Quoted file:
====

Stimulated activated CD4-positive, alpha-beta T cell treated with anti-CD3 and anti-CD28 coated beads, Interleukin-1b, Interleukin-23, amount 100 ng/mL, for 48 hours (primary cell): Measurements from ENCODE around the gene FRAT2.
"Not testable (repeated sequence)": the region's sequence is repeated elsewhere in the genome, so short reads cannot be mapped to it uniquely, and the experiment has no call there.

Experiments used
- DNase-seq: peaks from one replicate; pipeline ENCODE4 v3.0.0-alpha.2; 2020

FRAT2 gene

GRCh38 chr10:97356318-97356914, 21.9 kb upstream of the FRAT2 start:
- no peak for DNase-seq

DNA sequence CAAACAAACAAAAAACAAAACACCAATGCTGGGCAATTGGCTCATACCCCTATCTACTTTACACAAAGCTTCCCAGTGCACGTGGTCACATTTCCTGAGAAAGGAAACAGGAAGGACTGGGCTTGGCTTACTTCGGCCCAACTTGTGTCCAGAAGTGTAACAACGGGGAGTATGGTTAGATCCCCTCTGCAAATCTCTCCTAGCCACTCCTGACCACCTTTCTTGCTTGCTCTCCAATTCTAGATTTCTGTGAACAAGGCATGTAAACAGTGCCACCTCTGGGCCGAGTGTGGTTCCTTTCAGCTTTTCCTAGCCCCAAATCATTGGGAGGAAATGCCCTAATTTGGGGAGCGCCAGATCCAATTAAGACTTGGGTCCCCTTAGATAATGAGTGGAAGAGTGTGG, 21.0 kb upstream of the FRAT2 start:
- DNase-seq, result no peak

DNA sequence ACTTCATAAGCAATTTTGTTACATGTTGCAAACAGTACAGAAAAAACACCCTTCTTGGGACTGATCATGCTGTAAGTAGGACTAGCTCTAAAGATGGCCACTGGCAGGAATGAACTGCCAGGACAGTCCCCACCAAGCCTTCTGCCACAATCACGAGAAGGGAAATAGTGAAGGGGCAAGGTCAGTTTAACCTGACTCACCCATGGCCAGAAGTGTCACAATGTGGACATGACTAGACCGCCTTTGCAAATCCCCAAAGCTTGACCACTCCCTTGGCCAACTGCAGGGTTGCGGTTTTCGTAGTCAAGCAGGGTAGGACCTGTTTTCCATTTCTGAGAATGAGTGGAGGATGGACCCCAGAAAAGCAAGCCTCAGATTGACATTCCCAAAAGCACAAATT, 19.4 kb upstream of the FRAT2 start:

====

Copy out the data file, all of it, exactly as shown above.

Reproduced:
Stimulated activated CD4-positive, alpha-beta T cell treated with anti-CD3 and anti-CD28 coated beads, Interleukin-1b, Interleukin-23, amount 100 ng/mL, for 48 hours (primary cell): Measurements from ENCODE around the gene FRAT2.
"Not testable (repeated sequence)": the region's sequence is repeated elsewhere in the genome, so short reads cannot be mapped to it uniquely, and the experiment has no call there.

Experiments used
- DNase-seq: peaks from one replicate; pipeline ENCODE4 v3.0.0-alpha.2; 2020

FRAT2 gene

GRCh38 chr10:97356318-97356914, 21.9 kb upstream of the FRAT2 start:
- no peak for DNase-seq

DNA sequence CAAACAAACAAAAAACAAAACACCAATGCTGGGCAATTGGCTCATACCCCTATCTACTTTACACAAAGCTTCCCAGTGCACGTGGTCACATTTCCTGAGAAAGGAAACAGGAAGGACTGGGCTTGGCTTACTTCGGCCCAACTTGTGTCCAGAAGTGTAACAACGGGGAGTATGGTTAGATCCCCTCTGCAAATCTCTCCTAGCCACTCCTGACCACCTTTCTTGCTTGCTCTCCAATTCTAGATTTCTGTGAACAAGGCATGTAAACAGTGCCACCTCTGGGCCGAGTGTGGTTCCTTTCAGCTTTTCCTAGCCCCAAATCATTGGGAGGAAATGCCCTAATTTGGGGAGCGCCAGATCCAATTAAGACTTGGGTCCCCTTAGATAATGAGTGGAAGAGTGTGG, 21.0 kb upstream of the FRAT2 start:
- DNase-seq, result no peak

DNA sequence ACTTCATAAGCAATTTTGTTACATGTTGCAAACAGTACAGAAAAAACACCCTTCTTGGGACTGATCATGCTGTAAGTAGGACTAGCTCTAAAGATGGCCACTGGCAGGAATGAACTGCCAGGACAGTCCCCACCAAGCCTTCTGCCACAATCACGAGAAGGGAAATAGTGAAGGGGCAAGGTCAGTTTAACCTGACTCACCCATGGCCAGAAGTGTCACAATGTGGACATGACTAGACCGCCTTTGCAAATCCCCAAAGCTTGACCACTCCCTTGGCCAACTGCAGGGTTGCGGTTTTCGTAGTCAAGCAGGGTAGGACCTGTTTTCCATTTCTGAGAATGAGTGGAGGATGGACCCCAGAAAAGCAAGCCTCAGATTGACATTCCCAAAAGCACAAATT, 19.4 kb upstream of the FRAT2 start: